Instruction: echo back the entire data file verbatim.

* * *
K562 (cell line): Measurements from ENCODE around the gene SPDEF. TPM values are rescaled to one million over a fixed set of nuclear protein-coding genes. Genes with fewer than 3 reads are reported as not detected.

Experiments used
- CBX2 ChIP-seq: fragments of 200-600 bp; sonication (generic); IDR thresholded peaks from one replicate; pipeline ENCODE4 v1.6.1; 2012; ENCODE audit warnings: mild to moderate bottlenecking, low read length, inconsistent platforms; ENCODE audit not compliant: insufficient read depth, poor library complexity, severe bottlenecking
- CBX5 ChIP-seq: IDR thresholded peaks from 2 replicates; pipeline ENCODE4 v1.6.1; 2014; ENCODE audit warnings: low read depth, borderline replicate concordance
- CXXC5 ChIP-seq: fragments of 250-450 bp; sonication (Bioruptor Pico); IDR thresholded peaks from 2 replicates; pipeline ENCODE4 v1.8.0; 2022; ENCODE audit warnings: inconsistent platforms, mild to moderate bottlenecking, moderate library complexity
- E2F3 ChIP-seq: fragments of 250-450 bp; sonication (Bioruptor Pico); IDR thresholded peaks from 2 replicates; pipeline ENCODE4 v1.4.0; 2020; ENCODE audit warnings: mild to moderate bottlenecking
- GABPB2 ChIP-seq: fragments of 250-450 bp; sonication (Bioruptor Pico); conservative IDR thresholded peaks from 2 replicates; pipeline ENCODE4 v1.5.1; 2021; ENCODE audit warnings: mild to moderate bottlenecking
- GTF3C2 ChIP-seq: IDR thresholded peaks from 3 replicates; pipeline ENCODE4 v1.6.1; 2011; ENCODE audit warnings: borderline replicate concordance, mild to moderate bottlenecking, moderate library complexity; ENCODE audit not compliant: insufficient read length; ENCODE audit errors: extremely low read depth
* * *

K562 (cell line): Measurements from ENCODE around the gene SPDEF. TPM values are rescaled to one million over a fixed set of nuclear protein-coding genes. Genes with fewer than 3 reads are reported as not detected.

Experiments used
- CBX2 ChIP-seq: fragments of 200-600 bp; sonication (generic); IDR thresholded peaks from one replicate; pipeline ENCODE4 v1.6.1; 2012; ENCODE audit warnings: mild to moderate bottlenecking, low read length, inconsistent platforms; ENCODE audit not compliant: insufficient read depth, poor library complexity, severe bottlenecking
- CBX5 ChIP-seq: IDR thresholded peaks from 2 replicates; pipeline ENCODE4 v1.6.1; 2014; ENCODE audit warnings: low read depth, borderline replicate concordance
- CXXC5 ChIP-seq: fragments of 250-450 bp; sonication (Bioruptor Pico); IDR thresholded peaks from 2 replicates; pipeline ENCODE4 v1.8.0; 2022; ENCODE audit warnings: inconsistent platforms, mild to moderate bottlenecking, moderate library complexity
- E2F3 ChIP-seq: fragments of 250-450 bp; sonication (Bioruptor Pico); IDR thresholded peaks from 2 replicates; pipeline ENCODE4 v1.4.0; 2020; ENCODE audit warnings: mild to moderate bottlenecking
- GABPB2 ChIP-seq: fragments of 250-450 bp; sonication (Bioruptor Pico); conservative IDR thresholded peaks from 2 replicates; pipeline ENCODE4 v1.5.1; 2021; ENCODE audit warnings: mild to moderate bottlenecking
- GTF3C2 ChIP-seq: IDR thresholded peaks from 3 replicates; pipeline ENCODE4 v1.6.1; 2011; ENCODE audit warnings: borderline replicate concordance, mild to moderate bottlenecking, moderate library complexity; ENCODE audit not compliant: insufficient read length; ENCODE audit errors: extremely low read depth